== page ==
Satyam, Shivam Sundaram or Poetic Truth

March - 2021
Satyam, Shivam Sundaram or Poetic Truth

                                                                                                                                                                                                                For Members only. For Private Circulation only.

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Thought Mailer                                                                       Vol. 11 1 No. 08 1 March 2021

Mr. Harsha V. Dehejia

Satyam, Shivam Sundaram or Poetic Truth


Through Indian history runs a thread of enquiry by sage, philosopher and king. To this list should be added the poet. This fearless search into the inner depths of man’s being and the human condition gave birth to some of the most profound insights of the human race equally through philosophic dialogue as well as artistic expression and representation. It is said that if one wants to know facts one should read history but if one wants to know the truth one should read poetry. While contemplation leads to adhyatmik satya or metaphysical truth, the experience of objects and expressions of beauty, otherwise called art, leads to kavyagata satya or poetic truth, both of which are valid and illuminating, and one does not negate the other. This immediately raises the question whether there are multiple or a single truth, which is turn takes us to the oft repeated Vedic dictum:

ekam sat bahuda vipraha vadnati
truth is one, the wise speak of it in different ways.
Rg Veda

Truth, thus is one, but not monolithic, and therefore there are many paths to it. The Abrahamic traditions proclaim that Gid is Truth. We in India say God is Truth.

Without attempting to define truth at this stage, for no easy definition is possible, it is important for contemplative persons to undertake a journey to discover and realise satya or truth. In a world that is constantly changing and one that leads to dichotomies of pleasure and pain, the human mind longs for certainty, continuity and serenity and that can only come through the realisation of truth and that this truth is above and beyond historical or rational truth. Historical or rational truth can provide only short lived satisfaction.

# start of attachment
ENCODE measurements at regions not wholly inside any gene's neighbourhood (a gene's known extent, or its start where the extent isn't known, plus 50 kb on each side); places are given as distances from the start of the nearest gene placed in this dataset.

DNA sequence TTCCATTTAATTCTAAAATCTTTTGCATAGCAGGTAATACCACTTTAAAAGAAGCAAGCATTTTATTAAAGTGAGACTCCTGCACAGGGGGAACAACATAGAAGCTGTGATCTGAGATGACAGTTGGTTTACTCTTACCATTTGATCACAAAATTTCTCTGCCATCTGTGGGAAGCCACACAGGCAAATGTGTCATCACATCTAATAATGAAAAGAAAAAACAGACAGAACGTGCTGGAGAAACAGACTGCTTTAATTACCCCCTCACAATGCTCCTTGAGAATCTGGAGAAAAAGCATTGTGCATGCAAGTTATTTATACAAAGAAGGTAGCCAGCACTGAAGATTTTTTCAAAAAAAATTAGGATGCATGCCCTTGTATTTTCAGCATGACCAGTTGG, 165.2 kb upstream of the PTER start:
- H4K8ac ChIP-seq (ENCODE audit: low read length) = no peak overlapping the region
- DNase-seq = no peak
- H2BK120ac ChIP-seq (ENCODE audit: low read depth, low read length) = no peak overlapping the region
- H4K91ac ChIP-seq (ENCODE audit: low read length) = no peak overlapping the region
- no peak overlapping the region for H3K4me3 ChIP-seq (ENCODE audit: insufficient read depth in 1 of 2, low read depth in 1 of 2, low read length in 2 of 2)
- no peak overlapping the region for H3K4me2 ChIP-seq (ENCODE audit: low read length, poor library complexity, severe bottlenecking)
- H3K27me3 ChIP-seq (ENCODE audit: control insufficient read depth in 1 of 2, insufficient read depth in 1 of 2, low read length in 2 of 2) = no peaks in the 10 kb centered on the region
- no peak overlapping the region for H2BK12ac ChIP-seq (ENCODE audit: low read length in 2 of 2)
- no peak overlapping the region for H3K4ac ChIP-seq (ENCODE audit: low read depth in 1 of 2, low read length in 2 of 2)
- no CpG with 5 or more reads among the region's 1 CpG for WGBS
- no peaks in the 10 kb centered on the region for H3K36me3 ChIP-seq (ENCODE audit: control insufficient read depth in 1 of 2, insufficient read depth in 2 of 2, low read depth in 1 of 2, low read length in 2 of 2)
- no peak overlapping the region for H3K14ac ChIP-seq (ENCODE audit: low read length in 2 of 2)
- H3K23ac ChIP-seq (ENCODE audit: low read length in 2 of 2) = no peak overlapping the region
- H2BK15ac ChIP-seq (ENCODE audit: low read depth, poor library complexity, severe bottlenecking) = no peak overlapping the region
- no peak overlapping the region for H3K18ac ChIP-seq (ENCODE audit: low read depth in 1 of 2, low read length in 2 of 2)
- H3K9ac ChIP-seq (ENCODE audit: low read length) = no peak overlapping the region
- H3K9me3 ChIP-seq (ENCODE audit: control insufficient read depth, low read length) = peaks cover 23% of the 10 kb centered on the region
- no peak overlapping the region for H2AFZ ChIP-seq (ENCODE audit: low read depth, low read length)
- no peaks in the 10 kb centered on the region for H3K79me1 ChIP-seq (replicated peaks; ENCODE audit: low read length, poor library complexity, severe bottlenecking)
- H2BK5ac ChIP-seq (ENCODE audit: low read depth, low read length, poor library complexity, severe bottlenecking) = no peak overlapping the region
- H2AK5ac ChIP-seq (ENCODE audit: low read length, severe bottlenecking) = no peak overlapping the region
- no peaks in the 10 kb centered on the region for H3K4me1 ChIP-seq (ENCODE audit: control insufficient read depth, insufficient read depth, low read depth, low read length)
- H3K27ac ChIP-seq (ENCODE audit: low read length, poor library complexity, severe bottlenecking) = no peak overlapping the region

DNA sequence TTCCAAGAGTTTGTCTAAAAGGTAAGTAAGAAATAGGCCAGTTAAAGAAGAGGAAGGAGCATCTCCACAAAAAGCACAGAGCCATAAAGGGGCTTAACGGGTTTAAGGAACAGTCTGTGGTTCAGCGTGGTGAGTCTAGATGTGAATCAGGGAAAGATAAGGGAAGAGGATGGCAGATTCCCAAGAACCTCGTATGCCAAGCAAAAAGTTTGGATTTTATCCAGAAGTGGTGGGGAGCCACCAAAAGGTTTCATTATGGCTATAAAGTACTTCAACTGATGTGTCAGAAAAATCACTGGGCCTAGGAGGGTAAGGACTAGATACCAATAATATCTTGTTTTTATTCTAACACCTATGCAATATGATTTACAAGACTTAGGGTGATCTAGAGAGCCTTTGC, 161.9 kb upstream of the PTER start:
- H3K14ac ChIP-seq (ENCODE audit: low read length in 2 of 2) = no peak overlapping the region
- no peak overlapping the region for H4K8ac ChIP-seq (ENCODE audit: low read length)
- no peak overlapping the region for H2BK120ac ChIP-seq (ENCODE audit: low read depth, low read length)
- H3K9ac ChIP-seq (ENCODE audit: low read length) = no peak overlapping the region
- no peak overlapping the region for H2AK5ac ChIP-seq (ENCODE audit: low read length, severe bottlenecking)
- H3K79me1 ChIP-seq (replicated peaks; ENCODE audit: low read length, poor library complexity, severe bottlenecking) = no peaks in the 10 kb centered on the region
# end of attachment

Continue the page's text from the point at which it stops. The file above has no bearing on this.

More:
Early in our tradition our rishis of the Upanishads declared satyam eva jayate. This metaphysical satya that the rishis of the Upanishads speak about is not just a historical truth or an ethical state justified by the absence of falsehood, but a state of being which is characterised by purnatva or fullness, a condition of akhanda or where there are no dichotomies or fragmentation, by advaita where there is none of the dualities of dvaita of samsara, by nitya or something that is unchanging and beyond time, by akasha or what is as vast and free as space, which is nirguna or formless and which cannot be contained by form, and which above all is anandmaya or blissful. Jayate in that cryptic statement must be distinguished from the word vijayate, the latter means a resounding triumph or victory, implying defeat of someone, the former a state of subjective celebration or rejoicing, an exultation and enchantment, caused by the inner and serene experience of satya. Satya and jayate are therefore related as cause and effect. Poetic truth, if it is to be deeply meaningful, must share most or some of these attributes of metaphysical truth and cannot be totally laukika or worldly. Both truths, metaphysical and poetic, are a movement from one reality to another, in the first case from avidya to vidya, in the second case from sakshatartha or the surface apprehension to parokshartha, from the objectively beautiful to the subjective beauty, on deeper realisation. Poetic truth does not involve moving from falsehood to truth but from one level of truth to another. This it achieves through artistic techniques such as rasa and dhvani.

The Vedas do not entertain the term satya but do posit rta or cosmic order and this is the truth of the Vedas. They also invoke exalted truth or vak and equally celebrate the Vedic rsi as a kavi or poet. The problem with the ex-alted concept of satya in the Upanishads, is that by itself it is very arid and it does not allow for the experience of what is sensually and emotionally beautiful, in other words there is no aesthetic representation of that. The Upanishads do not entertain or accept poetic truth. They take their stand on metaphysical truth.